These terms all refer to the same shoulder problem that is the most common cause of pain around the shoulder.
As the arm is raised, the rotator cuff tendons keep the ball (top of arm bone) tightly in the socket. The upper part of the scapula that makes up the roof of the shoulder is called the acromion.
A bursa is located between the acromion and the rotator cuff tendons. A bursa is a lubricated sac of tissue that cuts down on the friction between two moving parts. Bursae are located all over the body where tissues must rub against each other. In this case, the bursa protects the acromion and the rotator cuff from grinding against each other.
Usually, there is enough room between the acromion and the rotator cuff so that the tendons slide easily underneath the acromion as the arm is raised. But each time you raise your arm, there is a bit of rubbing or pinching on the tendons and the bursa. This rubbing or pinching action is called impingement
The most common cause of this shoulder problem is weakness of the rotator cuff muscles. The rotator cuff’s primary function is to hold the ball of the shoulder in the socket when someone is active. If the muscles become weak or are injured, the humeral head (shoulder ball) will be allowed to migrate superiorly. The problem is perhaps the best-known overuse injury and individuals who work overhead (carpenters, plumbers) and overhead athletes are prone to this problem. Other problems which result in rotator cuff weakness (partial or full thickness tears and muscle atrophy secondary to disuse) often have a component of tendonitis.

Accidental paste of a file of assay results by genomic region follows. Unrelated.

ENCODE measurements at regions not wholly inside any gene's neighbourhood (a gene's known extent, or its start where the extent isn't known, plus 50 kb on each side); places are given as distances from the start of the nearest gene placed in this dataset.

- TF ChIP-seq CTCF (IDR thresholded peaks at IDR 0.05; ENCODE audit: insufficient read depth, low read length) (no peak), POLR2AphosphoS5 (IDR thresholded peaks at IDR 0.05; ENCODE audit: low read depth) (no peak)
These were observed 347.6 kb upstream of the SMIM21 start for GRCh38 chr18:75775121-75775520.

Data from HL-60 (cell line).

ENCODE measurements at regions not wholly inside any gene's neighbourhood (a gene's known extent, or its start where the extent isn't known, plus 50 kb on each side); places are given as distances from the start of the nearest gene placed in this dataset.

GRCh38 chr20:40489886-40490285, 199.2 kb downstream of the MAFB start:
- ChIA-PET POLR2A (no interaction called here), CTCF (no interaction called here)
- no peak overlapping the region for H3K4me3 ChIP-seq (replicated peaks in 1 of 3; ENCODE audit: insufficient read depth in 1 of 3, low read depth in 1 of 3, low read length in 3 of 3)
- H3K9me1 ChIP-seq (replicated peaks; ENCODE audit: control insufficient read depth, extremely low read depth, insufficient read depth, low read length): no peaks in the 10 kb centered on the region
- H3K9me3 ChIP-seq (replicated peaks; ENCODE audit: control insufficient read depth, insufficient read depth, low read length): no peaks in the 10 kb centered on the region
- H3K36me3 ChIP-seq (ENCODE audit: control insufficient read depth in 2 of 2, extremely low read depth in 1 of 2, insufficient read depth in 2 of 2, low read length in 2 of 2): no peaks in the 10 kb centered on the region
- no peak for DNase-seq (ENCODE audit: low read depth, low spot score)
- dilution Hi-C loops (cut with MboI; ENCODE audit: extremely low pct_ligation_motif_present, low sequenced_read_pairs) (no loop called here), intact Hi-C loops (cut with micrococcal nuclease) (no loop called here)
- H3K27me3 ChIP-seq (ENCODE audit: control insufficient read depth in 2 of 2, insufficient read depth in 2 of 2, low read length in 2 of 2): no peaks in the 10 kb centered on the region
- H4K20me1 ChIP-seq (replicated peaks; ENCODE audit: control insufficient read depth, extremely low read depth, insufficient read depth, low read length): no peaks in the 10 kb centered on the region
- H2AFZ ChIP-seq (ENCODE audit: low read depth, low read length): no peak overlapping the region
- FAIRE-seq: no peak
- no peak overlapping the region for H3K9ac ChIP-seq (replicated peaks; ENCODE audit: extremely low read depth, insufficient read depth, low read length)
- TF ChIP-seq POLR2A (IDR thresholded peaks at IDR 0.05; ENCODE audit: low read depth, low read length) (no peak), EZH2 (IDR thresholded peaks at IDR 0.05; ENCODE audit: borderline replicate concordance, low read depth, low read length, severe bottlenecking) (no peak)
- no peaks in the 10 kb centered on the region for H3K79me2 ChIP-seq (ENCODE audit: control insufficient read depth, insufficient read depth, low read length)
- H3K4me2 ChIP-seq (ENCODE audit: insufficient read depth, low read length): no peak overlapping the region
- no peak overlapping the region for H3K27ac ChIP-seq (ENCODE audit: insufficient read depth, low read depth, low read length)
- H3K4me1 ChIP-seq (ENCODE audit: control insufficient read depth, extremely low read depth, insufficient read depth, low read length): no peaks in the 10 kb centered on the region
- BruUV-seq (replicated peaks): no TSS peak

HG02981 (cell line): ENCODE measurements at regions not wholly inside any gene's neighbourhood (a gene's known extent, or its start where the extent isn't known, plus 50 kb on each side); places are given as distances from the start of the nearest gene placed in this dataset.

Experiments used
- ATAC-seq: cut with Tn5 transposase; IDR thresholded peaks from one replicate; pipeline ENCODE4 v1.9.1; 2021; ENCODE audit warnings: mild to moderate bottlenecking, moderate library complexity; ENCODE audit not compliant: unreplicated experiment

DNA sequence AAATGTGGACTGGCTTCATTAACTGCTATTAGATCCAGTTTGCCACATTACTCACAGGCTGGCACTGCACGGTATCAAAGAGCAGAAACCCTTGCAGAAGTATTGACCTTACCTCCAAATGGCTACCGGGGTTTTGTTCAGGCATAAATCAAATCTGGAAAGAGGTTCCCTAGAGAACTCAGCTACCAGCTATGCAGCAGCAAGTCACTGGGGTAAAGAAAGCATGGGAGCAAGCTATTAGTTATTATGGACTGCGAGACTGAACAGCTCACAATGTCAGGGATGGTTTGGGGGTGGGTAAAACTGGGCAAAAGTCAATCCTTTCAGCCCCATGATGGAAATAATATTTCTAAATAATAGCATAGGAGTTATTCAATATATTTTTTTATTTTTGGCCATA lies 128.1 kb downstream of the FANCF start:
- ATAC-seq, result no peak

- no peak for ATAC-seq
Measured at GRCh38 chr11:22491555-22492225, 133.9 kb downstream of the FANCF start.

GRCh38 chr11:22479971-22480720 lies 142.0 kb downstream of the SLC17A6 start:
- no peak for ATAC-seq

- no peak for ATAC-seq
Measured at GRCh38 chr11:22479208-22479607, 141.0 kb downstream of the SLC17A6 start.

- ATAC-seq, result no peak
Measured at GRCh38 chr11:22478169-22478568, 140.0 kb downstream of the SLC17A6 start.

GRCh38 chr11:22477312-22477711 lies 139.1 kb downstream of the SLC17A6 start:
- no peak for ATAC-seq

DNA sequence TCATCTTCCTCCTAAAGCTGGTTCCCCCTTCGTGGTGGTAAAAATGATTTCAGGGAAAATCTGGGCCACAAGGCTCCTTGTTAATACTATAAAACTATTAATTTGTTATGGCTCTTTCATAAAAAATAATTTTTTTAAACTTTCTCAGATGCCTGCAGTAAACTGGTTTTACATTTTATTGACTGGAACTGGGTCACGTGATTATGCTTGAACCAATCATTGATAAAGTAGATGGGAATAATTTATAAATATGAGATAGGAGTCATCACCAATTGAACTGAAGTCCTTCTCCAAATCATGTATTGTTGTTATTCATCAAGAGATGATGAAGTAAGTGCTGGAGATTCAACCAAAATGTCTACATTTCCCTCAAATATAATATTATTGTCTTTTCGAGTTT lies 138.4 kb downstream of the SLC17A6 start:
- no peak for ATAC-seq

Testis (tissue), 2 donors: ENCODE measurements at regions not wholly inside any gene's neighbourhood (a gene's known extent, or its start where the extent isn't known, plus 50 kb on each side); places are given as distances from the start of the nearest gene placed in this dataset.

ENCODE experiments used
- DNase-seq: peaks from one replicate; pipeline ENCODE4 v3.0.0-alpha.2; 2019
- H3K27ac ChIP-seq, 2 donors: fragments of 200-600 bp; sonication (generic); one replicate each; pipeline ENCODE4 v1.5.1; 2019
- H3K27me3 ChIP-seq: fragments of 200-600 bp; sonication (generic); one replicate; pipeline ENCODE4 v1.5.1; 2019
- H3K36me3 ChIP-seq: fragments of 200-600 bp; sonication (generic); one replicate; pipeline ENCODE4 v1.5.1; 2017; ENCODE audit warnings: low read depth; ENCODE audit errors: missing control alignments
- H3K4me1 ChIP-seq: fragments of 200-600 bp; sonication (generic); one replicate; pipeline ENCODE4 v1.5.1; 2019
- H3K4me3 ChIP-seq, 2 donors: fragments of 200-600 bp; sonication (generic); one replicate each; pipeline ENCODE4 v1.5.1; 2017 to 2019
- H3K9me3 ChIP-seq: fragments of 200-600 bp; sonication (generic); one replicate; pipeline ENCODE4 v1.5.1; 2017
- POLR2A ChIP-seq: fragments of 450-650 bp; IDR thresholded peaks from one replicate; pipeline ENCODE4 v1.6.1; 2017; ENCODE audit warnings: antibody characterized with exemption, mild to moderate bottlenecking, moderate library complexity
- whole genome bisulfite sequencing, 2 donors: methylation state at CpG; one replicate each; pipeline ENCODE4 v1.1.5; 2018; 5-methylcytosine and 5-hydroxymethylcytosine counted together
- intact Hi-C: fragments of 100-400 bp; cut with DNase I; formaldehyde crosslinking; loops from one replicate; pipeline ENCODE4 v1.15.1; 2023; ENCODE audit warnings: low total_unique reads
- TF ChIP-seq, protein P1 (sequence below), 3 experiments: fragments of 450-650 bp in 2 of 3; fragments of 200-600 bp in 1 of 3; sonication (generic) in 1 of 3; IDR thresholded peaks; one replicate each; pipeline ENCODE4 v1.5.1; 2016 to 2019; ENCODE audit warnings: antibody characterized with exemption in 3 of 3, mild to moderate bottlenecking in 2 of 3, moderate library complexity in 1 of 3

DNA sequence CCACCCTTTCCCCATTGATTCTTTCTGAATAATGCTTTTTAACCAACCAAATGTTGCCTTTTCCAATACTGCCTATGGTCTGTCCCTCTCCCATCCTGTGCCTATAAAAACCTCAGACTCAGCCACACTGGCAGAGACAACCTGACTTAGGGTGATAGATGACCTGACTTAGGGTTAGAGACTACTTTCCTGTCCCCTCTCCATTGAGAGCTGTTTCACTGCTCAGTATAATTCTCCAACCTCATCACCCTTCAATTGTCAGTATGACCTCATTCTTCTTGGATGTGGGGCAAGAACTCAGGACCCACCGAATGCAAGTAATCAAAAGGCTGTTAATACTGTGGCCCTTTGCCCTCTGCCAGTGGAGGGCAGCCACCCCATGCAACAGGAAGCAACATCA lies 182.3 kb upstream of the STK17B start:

- Aching pain at side of shoulder
- Trouble sleeping due to pain
- Pain worsened by overhead activity
- Weakness (secondary to pain)
- Clicking or popping
- Catching or rubbing sensation
Fortunately, the majority of individuals with this problem get better with time and exercises. Avoiding activities which aggravate the shoulder, as well as beginning a rotator cuff strengthening program are the initial steps in recovering. Anti-inflammatories can help reduce the discomfort to allow these exercises to be done. Cortisone injections are occasionally needed to reduce pain and allow better ability to perform the exercises. Emphasis during the rehabilitation is on the shoulder blade muscles (peri-scapular) as these muscles, when strong, they form a strong foundation for the rotator cuff muscles to work with. Normally a period of at least 8 to 12 weeks is attempted before conservative therapy is felt to have failed.
In more severe cases, when rehabilitation is not successful, an MRI should be ordered to assess the condition of the rotator cuff tendon. Arthroscopic surgery may then be suggested. This occurs in roughly 10 to 15% of cases. The surgery is directed at removing inflamed tissue and bone spurs if they exist (subacromial decompression). Secondary problems such as partial thickness rotator cuff tears and A/C joint arthrosis are commonly encountered and can be dealt with at the same time.